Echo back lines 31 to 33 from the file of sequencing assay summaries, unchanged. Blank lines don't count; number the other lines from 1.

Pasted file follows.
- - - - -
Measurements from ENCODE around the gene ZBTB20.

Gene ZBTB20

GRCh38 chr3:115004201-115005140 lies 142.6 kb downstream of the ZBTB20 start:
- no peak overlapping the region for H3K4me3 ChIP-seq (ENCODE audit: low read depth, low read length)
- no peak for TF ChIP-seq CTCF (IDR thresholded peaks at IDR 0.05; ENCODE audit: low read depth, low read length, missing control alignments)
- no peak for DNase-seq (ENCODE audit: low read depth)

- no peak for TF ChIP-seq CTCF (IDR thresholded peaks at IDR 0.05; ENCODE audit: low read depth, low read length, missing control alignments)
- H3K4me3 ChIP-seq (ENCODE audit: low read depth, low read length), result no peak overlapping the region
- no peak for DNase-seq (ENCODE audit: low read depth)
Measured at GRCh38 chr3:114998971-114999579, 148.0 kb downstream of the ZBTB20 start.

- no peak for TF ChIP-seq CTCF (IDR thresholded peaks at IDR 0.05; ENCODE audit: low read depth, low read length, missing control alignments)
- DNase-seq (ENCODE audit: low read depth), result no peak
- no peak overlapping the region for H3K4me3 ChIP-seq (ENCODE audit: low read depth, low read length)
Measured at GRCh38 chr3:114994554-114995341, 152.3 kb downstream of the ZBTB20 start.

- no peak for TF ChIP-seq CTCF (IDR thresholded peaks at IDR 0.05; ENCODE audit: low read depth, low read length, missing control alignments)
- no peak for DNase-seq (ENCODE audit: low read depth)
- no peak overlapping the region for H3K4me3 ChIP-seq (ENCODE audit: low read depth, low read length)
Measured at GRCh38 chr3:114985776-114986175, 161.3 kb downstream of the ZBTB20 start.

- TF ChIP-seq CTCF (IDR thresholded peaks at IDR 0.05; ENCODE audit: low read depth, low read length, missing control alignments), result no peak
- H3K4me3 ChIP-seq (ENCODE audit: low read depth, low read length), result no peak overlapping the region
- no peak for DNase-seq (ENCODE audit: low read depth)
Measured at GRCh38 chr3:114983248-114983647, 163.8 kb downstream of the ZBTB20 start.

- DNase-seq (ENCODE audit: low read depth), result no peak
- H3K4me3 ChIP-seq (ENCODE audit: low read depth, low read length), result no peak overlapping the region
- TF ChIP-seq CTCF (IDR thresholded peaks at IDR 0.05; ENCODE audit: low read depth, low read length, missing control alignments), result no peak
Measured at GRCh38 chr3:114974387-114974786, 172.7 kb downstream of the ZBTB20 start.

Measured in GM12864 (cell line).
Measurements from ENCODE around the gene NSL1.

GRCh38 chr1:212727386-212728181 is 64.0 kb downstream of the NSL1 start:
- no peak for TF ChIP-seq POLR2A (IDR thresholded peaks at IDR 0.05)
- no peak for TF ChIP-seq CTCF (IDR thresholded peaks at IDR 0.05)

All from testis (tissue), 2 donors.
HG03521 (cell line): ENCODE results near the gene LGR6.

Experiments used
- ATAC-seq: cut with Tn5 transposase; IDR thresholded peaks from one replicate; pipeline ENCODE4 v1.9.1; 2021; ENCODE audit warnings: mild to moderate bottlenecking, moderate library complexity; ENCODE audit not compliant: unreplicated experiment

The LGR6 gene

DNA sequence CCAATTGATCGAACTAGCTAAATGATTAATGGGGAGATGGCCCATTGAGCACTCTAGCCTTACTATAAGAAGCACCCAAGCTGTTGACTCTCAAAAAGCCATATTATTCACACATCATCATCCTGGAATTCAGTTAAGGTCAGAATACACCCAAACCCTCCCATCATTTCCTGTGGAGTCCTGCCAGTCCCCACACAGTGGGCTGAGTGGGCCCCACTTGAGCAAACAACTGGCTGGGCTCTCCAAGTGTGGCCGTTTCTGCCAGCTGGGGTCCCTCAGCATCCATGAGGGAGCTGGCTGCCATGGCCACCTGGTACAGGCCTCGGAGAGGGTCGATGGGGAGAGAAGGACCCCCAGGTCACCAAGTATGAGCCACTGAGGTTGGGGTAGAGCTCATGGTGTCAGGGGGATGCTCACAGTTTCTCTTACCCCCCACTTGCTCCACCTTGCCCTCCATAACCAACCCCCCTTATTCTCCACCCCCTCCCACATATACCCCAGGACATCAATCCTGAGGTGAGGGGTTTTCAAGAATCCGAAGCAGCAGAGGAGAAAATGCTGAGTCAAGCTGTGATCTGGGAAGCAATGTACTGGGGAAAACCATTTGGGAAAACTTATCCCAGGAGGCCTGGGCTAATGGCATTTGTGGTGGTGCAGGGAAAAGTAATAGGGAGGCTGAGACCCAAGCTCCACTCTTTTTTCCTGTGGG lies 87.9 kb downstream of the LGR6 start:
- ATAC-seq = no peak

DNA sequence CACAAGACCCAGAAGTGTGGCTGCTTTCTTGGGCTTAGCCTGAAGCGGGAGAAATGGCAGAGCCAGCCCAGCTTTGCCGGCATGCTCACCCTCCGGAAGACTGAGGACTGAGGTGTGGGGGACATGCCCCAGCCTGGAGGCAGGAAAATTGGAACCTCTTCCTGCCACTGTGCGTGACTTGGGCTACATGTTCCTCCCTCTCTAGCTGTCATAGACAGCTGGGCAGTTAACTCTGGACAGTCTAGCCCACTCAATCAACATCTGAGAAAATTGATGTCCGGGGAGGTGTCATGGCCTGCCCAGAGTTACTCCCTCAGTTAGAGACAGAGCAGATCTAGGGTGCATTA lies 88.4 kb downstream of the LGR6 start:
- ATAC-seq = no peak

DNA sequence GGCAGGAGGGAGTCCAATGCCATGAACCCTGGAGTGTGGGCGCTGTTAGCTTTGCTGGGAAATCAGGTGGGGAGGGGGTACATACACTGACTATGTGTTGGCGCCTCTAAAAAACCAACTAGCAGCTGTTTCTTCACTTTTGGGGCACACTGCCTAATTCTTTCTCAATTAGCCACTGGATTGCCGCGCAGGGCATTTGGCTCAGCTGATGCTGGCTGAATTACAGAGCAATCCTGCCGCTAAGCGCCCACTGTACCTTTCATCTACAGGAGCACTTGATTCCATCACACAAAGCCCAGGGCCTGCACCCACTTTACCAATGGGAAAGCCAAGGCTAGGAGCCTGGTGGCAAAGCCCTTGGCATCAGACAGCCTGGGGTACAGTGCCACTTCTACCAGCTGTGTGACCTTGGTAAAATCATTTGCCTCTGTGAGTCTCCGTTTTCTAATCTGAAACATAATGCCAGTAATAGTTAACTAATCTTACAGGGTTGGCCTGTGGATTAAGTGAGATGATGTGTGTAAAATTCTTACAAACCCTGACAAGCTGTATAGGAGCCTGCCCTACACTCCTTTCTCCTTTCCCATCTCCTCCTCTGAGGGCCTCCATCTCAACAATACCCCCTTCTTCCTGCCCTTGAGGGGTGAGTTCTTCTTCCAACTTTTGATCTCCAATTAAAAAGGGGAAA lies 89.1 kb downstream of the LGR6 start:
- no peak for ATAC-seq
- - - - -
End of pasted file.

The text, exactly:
- no peak for TF ChIP-seq CTCF (IDR thresholded peaks at IDR 0.05)

All from testis (tissue), 2 donors.
HG03521 (cell line): ENCODE results near the gene LGR6.